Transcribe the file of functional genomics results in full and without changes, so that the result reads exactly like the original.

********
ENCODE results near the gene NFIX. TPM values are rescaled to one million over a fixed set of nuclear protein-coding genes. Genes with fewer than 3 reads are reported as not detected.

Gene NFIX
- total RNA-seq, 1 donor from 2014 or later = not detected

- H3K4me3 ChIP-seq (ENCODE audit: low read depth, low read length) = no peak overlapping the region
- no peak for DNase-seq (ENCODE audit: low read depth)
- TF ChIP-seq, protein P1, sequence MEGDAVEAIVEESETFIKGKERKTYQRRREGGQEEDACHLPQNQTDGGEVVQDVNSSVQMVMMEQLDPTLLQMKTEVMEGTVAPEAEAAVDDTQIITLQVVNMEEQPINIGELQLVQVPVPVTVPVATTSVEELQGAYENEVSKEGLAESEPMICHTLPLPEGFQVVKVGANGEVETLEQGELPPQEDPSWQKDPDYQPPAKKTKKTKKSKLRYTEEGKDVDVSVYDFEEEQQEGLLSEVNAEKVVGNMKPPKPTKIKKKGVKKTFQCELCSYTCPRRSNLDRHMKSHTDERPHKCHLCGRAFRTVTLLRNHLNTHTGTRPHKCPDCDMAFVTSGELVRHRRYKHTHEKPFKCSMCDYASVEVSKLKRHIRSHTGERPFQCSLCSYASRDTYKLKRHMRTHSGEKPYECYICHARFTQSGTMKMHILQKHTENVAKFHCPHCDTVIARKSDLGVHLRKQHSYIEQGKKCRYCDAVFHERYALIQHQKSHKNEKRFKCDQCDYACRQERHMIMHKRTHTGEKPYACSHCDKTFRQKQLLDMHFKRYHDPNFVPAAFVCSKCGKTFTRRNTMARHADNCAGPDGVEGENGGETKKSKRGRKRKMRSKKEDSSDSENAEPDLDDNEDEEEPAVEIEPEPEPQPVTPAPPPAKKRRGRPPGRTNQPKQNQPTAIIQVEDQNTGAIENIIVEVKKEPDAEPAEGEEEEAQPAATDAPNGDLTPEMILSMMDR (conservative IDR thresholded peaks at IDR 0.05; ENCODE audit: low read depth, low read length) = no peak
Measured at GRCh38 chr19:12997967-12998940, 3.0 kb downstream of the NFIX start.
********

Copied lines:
ENCODE results near the gene NFIX. TPM values are rescaled to one million over a fixed set of nuclear protein-coding genes. Genes with fewer than 3 reads are reported as not detected.

Gene NFIX
- total RNA-seq, 1 donor from 2014 or later = not detected

- H3K4me3 ChIP-seq (ENCODE audit: low read depth, low read length) = no peak overlapping the region
- no peak for DNase-seq (ENCODE audit: low read depth)
- TF ChIP-seq, protein P1, sequence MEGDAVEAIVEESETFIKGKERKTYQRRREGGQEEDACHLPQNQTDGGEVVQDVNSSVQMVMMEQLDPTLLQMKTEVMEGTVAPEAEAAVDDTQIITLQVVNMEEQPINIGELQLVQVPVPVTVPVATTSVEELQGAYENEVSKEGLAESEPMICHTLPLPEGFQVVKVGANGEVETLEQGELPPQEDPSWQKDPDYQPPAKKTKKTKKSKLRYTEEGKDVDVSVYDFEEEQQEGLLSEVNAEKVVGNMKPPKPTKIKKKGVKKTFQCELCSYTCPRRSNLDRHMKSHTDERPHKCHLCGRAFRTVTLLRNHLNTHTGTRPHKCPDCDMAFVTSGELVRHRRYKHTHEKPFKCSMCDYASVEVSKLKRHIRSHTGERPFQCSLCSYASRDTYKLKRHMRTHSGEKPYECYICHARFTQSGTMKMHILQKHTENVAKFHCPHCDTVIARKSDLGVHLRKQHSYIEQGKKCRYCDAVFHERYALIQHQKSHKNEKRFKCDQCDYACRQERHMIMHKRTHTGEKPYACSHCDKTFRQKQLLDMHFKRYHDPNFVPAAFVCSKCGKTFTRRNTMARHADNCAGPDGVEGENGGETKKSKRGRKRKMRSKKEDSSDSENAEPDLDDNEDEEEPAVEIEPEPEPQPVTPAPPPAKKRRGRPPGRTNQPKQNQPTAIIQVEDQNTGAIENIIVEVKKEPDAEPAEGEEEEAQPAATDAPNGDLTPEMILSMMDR (conservative IDR thresholded peaks at IDR 0.05; ENCODE audit: low read depth, low read length) = no peak
Measured at GRCh38 chr19:12997967-12998940, 3.0 kb downstream of the NFIX start.